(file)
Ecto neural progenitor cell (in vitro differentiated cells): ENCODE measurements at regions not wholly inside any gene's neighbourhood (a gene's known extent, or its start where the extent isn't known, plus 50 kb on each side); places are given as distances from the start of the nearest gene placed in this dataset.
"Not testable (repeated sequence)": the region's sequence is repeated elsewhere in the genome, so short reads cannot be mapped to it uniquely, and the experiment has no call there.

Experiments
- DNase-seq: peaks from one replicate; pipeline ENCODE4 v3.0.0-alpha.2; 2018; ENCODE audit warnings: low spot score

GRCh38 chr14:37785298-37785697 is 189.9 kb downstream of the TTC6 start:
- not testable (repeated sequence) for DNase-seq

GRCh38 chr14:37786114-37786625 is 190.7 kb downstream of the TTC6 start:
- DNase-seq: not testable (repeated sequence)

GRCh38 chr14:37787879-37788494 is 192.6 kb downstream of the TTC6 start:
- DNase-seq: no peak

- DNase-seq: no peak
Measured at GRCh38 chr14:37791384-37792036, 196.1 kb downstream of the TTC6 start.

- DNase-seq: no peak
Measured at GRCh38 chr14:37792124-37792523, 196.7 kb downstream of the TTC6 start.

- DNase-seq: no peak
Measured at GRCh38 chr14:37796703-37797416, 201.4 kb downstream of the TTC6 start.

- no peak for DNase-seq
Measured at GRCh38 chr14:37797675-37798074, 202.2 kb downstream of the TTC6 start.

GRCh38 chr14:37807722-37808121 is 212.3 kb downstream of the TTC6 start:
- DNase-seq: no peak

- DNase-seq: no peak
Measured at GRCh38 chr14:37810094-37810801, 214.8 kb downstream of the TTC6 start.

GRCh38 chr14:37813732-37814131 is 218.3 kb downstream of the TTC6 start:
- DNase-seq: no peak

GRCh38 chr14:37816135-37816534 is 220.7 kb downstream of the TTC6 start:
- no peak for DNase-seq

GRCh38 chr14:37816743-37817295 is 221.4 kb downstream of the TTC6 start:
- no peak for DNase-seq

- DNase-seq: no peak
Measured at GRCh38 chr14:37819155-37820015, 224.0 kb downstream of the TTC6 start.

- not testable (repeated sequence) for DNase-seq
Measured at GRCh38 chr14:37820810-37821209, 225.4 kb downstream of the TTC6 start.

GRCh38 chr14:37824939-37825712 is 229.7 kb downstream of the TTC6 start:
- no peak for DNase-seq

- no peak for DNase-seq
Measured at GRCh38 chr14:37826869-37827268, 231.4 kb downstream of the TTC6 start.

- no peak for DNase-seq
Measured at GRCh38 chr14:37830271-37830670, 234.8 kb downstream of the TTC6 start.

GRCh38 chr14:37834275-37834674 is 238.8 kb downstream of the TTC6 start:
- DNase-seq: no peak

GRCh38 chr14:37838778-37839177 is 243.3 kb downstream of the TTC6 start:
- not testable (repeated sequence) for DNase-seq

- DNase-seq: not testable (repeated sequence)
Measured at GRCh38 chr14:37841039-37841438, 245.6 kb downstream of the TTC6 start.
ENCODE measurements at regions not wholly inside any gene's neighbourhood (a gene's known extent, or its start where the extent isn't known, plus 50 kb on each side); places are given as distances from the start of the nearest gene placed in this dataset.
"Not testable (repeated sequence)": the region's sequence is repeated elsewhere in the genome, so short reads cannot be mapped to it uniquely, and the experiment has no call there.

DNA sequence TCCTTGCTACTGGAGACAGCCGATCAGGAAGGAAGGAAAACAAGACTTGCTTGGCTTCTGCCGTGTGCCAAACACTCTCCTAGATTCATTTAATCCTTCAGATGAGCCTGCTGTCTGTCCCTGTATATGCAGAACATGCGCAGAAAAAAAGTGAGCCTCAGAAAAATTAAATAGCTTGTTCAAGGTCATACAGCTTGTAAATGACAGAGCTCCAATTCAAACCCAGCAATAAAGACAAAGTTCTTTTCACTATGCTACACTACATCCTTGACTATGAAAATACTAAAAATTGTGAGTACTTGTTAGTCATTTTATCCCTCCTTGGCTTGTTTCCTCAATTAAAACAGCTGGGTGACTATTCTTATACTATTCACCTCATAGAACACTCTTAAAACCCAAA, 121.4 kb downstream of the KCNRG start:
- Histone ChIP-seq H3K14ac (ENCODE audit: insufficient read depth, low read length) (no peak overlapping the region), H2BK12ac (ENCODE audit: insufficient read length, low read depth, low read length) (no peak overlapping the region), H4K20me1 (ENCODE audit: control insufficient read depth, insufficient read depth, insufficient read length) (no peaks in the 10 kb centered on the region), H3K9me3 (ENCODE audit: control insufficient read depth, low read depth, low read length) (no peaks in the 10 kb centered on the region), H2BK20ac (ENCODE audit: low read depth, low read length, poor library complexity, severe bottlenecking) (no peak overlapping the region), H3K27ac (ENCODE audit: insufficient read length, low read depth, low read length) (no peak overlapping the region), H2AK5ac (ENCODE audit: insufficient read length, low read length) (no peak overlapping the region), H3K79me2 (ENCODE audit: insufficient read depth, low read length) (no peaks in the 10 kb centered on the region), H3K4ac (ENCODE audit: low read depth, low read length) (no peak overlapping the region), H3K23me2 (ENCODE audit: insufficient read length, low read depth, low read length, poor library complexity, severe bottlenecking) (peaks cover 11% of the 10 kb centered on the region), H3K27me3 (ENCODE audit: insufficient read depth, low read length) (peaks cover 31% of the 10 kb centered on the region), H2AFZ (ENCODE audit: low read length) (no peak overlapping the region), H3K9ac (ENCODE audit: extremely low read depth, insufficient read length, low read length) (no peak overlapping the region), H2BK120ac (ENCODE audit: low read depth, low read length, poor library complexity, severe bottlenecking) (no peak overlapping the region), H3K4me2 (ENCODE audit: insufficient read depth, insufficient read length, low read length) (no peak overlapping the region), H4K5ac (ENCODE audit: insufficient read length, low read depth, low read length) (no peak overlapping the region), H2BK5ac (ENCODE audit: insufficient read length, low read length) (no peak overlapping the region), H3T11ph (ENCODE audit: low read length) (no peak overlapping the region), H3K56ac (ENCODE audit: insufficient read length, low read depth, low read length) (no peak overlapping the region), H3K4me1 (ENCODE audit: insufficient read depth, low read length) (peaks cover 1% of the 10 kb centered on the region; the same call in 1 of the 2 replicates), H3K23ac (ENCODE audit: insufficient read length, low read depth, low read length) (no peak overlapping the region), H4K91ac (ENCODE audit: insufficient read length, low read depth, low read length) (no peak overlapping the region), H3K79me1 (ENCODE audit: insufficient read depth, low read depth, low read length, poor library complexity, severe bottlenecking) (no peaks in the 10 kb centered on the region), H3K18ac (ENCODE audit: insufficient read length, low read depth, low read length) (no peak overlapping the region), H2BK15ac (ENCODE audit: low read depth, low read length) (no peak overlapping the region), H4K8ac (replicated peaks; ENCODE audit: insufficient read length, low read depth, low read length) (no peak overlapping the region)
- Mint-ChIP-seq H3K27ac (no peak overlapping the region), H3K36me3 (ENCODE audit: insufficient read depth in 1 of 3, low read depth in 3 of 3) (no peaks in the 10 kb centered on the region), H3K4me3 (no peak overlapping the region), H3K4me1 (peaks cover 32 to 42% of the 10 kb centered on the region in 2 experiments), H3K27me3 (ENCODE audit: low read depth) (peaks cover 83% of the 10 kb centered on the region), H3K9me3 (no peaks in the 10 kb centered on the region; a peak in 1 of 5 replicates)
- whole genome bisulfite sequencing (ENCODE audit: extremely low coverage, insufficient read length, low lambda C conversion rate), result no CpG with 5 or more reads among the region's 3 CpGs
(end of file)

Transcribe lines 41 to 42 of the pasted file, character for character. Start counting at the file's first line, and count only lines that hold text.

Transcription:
GRCh38 chr14:37838778-37839177 is 243.3 kb downstream of the TTC6 start:
- not testable (repeated sequence) for DNase-seq